Report: IT Spending Effective Productivity Driver

March 13, 2007 ( - A new report by a Washington, D.C.-based research group finds that organizations with robust information technology (IT) spending benefit from significant productivity increases.

The report by the Information Technology and Innovation Foundation, Digital Prosperity: Understanding the Economic Benefits of the Information Technology Revolution, said its impact is seen in a variety of areas.

“(IT) lets organizations automate tasks, freeing workers up to create value in other tasks,” the report asserted. “IT also has widespread complementary effects, including allowing organizations to fundamentally reengineer processes and lets organizations more efficiently use capital and natural resources. IT also has a number of indirect effects, which in turn spur higher productivity, including enabling larger markets and better organizational decisionmaking.”

As far as why IT has an impact, the report noted that IT lets workers do more things at the same time ( e.g. , reading e-mail while sitting in on a conference call). Likewise, IT allows people to work where and when they previously could not, such as talking by cell phone while traveling on a train or checking e-mail in the airport, the report noted.

IT also boosts economic output by enabling more people to work, the report said. IT makes it easier for more people to join the workforce, including disabled people and people who cannot work full time, but who can work part-time or from home, the report said.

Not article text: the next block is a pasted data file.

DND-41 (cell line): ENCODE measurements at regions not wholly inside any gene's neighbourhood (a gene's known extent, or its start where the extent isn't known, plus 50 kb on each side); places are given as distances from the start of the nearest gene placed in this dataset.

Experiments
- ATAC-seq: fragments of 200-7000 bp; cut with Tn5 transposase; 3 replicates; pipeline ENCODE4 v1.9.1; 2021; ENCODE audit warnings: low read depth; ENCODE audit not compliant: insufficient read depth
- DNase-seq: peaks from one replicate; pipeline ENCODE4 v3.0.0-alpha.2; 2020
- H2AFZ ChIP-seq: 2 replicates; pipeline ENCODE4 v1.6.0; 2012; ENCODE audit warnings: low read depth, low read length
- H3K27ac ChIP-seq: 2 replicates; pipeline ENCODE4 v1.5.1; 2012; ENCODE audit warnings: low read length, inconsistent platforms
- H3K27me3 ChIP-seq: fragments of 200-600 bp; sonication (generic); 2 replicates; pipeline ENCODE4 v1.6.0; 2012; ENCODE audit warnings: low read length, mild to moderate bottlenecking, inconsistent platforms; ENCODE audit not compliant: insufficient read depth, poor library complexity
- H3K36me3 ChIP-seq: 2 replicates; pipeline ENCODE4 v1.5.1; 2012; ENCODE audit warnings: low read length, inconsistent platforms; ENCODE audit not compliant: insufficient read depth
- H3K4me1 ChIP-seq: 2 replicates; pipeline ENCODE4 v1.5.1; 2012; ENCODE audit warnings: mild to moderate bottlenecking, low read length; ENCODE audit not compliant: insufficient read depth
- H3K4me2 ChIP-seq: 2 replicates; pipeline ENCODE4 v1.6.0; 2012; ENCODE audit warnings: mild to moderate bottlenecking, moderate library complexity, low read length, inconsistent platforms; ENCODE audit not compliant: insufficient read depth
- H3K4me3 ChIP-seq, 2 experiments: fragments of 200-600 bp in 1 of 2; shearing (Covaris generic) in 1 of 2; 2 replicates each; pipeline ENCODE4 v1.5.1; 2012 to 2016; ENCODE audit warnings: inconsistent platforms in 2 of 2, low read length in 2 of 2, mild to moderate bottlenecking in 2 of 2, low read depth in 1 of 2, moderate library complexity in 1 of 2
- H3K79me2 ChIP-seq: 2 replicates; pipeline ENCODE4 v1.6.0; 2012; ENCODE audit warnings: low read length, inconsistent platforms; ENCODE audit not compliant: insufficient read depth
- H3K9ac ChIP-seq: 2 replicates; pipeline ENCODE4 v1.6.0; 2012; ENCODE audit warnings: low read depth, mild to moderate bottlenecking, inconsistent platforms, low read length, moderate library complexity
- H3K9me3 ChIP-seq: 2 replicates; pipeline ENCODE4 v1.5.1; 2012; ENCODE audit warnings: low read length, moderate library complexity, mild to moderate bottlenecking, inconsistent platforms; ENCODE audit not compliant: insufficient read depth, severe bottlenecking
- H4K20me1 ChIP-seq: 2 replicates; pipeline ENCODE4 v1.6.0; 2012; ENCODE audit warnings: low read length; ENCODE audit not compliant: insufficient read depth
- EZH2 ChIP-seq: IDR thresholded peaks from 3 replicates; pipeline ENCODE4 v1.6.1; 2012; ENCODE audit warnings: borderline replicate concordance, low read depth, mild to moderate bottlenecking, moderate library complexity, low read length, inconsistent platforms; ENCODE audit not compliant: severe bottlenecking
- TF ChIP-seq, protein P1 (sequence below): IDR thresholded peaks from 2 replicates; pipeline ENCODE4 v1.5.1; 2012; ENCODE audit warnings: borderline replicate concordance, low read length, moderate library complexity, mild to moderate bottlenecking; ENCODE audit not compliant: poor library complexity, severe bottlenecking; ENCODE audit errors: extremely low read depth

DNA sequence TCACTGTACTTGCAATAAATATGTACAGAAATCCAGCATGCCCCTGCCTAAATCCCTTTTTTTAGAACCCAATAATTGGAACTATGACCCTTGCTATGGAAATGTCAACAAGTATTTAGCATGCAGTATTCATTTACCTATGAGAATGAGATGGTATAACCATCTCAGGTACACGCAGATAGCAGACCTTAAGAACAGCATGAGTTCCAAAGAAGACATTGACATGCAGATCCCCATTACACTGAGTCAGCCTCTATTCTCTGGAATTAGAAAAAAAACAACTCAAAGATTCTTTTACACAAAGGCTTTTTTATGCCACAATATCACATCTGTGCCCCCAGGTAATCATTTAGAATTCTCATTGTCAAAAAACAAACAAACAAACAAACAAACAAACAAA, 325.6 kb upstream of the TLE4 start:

IT enables more information about quality to be collected, giving organizations greater opportunity and incentive to boost quality. IT also makes it easier for organizations to design more customized products and services, which by definition are of higher quality because they more closely fit the desires of consumers, the report said.

The report authors noted IT appears to be “super capital” that has a much larger impact on productivity than other capital. Public policies should focus on spurring additional investment in newer generations of IT, the report contended.

As a result, there is a now a strong consensus among economists that the IT revolution continues to be responsible for the lion’s share of the post 1995 rebound in productivity growth, the study found.

The bottom line, according to the researchers, is that ITs benefit on productivity levels is far from running its course.

“In short, while the emerging digital economy has produced enormous benefits, the best is yet to come,” the report predicted. “The job of policymakers in developed and developing nations alike is to ensure that the policies and programs they put in place spur digital transformation so that all their citizens can fully benefit from robust rates of growth.”

The report is here .